Shaping the Future by Learning from the Past

The engineers at the Marshall Space Flight Center have a tough job – to build the biggest rocket in the world. However, it’s not only a technical challenge. They know that in the years it will take to build this giant, many things will change. Their budget, politics, the NASA organization, and especially their competition will change. But the leaders at Marshall have a critical advantage. Their predecessors faced a similar challenge in 1969: to put a man on the moon. How could they harvest NASA’s rich history to impact their project? They found their solution by learning adaptive leadership lessons from their past.

In 2016, Experience to Lead’s Owner, Dick Richardson, had an eye-opening moment. He was speaking to a group of NASA leaders in front of the bust of Wernher von Braun at the Marshall Space Flight Center.

Von Braun was the brilliant rocket scientist who designed the V-2, the first long-range ballistic missile. He also created the Redstone rocket that put the first American into space. Ultimately, he created the Saturn V that sent Neil Armstrong to the moon. Yet, Richardson realized von Braun’s skills went way beyond rocketry.

“Here, I have all these executives from NASA. They’d looked at [von Braun] as a technical genius,” he said. But, Richardson concluded, it was von Braun’s adaptive leadership skills that truly got the Saturn V into the air.

An Adaptive Leader to Learn From

Von Braun was not only a brilliant scientist, but also an adaptive leader. He created the V-2 for Germany to deliver explosives during World War II. But his dream was to explore the solar system. He surrendered to the Americans towards the end of World War II because he concluded that he would be most successful at building rockets for space exploration in the United States. He also convinced 126 members of his rocket-building team to surrender with him. His decisions set the path for American dominance in space exploration.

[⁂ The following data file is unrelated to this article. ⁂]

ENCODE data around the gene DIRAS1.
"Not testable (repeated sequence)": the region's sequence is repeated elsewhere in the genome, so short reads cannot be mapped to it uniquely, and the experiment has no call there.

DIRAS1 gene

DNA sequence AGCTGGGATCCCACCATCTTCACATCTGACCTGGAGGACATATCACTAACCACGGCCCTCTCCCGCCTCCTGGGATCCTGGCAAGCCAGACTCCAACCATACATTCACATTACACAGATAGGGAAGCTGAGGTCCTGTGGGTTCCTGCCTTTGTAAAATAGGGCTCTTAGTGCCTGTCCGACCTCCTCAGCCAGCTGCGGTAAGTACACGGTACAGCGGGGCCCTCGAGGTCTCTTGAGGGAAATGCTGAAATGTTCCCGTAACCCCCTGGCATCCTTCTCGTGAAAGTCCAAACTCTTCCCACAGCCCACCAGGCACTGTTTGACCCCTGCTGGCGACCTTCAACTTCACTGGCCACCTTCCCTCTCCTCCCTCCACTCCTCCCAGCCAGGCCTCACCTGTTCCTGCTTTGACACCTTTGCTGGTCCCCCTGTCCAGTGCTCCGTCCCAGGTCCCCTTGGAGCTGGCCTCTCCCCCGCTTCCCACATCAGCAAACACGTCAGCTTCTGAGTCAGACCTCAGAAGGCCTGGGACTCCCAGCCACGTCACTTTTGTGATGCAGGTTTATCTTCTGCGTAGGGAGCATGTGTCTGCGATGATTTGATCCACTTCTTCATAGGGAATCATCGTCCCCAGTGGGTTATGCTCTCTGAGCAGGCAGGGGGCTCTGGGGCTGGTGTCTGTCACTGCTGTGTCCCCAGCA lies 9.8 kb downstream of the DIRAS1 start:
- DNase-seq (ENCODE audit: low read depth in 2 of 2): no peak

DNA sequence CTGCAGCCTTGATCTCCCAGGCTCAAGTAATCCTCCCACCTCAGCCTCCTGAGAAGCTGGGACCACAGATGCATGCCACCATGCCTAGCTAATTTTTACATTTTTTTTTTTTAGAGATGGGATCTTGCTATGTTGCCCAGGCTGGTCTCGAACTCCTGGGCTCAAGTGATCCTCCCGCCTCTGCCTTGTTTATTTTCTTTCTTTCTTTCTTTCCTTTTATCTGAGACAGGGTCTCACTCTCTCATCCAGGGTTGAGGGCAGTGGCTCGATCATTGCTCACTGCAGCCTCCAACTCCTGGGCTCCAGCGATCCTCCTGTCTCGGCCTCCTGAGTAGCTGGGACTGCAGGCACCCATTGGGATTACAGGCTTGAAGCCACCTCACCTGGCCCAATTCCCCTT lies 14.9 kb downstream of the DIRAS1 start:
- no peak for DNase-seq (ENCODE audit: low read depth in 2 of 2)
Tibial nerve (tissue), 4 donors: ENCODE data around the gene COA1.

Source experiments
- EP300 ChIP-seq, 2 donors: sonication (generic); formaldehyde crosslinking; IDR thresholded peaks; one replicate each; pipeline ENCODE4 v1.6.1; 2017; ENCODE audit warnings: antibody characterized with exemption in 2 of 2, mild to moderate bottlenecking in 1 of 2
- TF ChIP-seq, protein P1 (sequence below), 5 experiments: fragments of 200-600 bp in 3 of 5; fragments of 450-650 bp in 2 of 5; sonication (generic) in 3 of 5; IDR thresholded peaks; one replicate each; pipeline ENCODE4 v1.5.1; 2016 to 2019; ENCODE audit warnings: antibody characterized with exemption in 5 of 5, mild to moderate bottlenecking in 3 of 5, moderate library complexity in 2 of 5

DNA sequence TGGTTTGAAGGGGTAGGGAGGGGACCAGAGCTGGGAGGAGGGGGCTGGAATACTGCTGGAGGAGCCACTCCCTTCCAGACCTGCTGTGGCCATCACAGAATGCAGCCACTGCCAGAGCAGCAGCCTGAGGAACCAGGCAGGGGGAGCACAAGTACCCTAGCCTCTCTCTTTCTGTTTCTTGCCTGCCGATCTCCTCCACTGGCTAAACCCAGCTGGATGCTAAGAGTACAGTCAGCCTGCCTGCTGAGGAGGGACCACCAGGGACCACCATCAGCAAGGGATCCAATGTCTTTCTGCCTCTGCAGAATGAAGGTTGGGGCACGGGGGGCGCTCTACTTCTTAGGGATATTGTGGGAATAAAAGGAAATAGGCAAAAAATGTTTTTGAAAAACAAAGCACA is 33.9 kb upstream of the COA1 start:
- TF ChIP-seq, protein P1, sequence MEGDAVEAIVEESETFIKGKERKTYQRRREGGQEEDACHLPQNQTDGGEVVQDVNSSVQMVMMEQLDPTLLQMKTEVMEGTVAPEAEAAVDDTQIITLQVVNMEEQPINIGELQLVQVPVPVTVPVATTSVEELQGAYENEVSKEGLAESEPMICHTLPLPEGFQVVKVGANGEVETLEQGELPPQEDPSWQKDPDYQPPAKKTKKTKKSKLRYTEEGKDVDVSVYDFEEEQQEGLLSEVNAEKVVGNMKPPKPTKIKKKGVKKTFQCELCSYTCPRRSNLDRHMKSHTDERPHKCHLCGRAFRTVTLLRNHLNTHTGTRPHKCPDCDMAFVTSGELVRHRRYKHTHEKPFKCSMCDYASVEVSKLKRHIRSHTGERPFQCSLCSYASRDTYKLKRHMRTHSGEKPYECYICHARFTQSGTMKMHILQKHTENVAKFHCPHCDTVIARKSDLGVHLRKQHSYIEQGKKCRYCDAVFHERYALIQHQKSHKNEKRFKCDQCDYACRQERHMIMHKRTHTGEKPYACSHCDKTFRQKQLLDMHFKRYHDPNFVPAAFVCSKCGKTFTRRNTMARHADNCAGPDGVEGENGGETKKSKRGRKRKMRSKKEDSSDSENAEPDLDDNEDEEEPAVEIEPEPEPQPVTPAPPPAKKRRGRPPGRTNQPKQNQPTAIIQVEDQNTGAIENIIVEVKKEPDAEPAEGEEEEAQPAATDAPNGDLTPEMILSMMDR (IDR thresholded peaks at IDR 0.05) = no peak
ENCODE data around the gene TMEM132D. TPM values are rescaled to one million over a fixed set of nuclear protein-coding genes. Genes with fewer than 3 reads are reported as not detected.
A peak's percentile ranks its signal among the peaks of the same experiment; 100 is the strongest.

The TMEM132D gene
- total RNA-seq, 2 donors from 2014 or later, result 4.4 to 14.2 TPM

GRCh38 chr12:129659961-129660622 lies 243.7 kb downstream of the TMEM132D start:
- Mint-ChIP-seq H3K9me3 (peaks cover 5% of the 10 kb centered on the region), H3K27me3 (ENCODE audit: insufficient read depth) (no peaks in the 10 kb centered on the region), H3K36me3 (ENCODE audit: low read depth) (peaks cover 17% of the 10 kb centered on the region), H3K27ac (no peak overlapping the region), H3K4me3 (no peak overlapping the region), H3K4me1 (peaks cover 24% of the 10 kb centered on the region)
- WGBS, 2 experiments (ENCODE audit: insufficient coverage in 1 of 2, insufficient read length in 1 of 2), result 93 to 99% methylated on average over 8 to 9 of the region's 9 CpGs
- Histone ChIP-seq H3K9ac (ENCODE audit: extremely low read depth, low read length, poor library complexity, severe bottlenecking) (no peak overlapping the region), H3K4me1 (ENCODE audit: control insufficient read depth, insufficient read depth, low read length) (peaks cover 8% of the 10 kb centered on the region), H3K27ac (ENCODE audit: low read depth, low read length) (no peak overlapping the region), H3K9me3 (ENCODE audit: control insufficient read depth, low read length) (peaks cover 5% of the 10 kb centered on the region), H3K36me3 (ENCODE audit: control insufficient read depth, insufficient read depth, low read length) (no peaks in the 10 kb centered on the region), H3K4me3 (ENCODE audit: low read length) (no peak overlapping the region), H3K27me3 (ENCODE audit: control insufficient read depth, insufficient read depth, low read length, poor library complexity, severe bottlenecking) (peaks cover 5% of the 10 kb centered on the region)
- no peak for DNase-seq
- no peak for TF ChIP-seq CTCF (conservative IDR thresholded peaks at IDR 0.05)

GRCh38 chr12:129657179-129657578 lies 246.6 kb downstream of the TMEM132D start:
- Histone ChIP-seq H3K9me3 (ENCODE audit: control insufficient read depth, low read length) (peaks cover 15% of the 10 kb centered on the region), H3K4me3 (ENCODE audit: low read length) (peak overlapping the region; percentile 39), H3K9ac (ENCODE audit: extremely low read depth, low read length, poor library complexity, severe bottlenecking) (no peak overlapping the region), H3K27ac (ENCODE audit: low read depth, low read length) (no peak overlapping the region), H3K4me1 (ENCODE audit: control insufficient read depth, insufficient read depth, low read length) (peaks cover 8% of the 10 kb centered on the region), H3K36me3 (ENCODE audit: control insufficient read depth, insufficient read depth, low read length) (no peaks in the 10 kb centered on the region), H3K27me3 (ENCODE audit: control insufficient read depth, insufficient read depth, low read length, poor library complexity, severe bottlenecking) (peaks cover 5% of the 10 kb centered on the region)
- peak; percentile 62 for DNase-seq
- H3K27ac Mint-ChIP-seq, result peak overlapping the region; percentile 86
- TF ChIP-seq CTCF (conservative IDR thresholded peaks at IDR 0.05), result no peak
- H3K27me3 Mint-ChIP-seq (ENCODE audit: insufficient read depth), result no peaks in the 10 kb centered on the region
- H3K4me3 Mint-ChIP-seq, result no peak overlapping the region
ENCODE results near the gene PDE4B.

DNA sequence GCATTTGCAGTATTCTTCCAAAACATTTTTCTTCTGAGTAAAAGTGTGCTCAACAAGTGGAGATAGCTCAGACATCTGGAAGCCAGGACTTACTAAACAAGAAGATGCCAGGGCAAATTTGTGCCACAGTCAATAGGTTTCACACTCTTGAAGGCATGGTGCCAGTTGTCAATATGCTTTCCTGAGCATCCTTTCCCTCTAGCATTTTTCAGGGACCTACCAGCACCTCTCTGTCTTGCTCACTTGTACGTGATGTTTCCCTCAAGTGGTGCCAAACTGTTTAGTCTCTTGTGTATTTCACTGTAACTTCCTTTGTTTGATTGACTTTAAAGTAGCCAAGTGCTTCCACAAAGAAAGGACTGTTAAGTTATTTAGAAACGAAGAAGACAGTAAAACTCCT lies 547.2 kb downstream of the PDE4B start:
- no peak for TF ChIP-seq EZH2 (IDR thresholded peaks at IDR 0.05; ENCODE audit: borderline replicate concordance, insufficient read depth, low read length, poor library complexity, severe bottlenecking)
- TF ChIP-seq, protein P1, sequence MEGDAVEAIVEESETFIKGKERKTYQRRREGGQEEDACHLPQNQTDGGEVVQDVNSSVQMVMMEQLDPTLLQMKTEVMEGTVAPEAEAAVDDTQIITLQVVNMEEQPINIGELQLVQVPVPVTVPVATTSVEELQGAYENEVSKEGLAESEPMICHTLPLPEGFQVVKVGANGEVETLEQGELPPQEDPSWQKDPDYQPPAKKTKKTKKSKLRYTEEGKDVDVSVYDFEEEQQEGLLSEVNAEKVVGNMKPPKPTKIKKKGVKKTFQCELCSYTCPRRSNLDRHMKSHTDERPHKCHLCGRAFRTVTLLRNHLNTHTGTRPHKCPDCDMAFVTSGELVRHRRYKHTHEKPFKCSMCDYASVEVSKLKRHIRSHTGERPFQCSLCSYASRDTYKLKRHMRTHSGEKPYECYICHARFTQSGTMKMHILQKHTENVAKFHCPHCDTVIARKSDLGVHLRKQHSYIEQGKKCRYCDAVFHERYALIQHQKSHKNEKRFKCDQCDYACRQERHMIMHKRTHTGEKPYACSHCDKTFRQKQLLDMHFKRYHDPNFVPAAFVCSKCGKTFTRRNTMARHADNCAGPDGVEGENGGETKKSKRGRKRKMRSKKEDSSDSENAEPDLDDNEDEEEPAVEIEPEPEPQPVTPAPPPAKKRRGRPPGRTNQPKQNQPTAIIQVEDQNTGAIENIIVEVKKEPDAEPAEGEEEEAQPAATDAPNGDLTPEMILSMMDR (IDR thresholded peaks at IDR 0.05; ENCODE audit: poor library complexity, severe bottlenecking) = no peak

In 2016, Richardson’s audience was on the cusp of a new era for NASA – the Space Launch System (SLS). While Apollo’s goal was to bring men to the moon, SLS’s goal was to bring astronauts into deep space. Technical skills alone couldn’t get them there — but learning lessons from the adaptive leadership skills of von Braun could. They had to change the culture of work at NASA in order to successfully complete the largest rocket ever built.

How did they do it?

The Adaptive Leadership Challenges of the SLS Team

During NASA’s Apollo era, the teams at NASA completed some of their most famous work. They sent six missions to the moon and 12 men walked its surface. They gathered a wealth of scientific data and even bolstered the mood of a nation.

The Apollo era teams were motivated. President John F. Kennedy had set a deadline of putting a man on the moon before 1970.  The United States was in a heated competition with Russia to get there first. They were excited to achieve something no one had ever done before. Because of these motivating factors, hundreds of thousands of employees worked together to meet NASA’s goals.

But in the twenty-first century, NASA’s motivating factors had changed. There was no longer political pressure for NASA to achieve a lofty space travel goal. In fact, depending on the current U.S. leadership, their rocket-building program could be cut back or canceled.

Also, the competition no longer came from Russia. It now came from U.S. commercial competitors, such as Blue Origin and SpaceX. Blue Origin focused on making space travel more frequent and affordable. SpaceX had goals of deep space exploration. How could the SLS team build a budget and a schedule when their funding could be canceled? How could they face technical setbacks if their commercial competitors succeeded?

Most of the leaders from the Apollo era have long departed NASA. Von Braun passed away in 1977. Yet the stories from the Apollo era are not lost.

Learning Adaptive Leadership from the Past to Build for the Future

After von Braun and his team surrendered, they developed rockets for the U.S. Army until President Eisenhower established NASA in 1960. At NASA, von Braun built the dreams of the space program using his adaptive leadership skills.

Consider the following characteristics of adaptive leadership. Instead of getting caught up in their own specialties, adaptive leaders take a wide and long view of their surroundings. Richardson wrote in his book, Apollo Leadership Lessons: Powerful Business Insights for Executives, “The bigger, deeper, and longer the evaluation is, the more thorough the scan and the better your ability to map out all the potential outcomes.”